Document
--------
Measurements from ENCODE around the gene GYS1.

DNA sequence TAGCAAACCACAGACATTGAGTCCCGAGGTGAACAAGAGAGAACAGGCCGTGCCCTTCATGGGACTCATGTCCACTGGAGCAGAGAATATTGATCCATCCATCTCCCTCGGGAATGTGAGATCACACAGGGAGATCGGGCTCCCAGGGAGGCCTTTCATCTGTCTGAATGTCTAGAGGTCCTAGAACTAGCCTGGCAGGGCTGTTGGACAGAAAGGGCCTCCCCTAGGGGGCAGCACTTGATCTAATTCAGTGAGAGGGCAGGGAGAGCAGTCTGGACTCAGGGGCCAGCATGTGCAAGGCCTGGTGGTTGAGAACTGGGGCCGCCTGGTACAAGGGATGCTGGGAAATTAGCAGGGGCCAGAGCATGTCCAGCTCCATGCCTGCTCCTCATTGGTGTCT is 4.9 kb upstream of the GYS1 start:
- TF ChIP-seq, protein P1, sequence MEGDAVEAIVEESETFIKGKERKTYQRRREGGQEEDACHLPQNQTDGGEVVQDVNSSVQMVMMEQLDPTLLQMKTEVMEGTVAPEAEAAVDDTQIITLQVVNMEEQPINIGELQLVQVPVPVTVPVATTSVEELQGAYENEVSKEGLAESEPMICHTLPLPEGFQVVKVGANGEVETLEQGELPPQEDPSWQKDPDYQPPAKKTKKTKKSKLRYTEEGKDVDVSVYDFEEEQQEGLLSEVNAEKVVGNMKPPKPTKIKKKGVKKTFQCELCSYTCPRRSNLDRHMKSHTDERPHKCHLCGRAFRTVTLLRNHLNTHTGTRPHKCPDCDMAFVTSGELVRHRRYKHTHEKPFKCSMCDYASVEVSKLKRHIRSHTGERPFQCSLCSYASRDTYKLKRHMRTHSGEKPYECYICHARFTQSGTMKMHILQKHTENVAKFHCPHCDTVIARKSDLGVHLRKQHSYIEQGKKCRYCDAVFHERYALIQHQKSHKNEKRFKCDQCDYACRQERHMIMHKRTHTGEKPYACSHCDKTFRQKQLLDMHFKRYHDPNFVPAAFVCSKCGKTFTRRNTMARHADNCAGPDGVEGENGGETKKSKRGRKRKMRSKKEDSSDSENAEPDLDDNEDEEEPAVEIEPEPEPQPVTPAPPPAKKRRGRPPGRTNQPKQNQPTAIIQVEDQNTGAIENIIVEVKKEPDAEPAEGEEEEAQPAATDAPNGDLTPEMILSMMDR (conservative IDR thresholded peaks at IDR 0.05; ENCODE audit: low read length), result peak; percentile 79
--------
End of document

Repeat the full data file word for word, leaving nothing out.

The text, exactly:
Measurements from ENCODE around the gene GYS1.

DNA sequence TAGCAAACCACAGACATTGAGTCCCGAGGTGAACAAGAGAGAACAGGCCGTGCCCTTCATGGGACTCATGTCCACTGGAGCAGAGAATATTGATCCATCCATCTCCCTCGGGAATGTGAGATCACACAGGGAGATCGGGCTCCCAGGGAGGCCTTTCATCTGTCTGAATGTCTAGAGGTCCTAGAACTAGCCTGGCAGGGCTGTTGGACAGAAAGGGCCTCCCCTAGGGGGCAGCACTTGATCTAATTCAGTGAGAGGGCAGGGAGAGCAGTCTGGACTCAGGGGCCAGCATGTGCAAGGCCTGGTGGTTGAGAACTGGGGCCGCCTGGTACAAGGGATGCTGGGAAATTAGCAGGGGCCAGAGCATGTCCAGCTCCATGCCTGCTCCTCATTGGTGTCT is 4.9 kb upstream of the GYS1 start:
- TF ChIP-seq, protein P1, sequence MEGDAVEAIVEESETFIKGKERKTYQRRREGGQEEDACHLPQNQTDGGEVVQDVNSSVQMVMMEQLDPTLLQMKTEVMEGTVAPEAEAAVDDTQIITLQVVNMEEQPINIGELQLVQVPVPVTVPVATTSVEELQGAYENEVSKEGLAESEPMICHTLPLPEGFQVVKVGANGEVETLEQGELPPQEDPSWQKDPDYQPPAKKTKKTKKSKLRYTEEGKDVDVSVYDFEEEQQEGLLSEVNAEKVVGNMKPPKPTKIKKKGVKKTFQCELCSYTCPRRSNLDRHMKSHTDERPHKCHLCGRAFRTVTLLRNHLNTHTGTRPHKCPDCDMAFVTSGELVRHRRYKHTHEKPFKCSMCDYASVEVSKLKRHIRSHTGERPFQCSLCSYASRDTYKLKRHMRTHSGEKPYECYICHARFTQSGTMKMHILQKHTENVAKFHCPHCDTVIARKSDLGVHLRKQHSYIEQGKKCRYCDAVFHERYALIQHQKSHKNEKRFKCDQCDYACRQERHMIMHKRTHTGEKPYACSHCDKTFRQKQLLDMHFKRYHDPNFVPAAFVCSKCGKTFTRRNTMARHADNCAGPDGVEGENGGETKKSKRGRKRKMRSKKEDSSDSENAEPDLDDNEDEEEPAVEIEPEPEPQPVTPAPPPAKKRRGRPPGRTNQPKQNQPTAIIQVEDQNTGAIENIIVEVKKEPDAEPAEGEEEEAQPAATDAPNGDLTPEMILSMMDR (conservative IDR thresholded peaks at IDR 0.05; ENCODE audit: low read length), result peak; percentile 79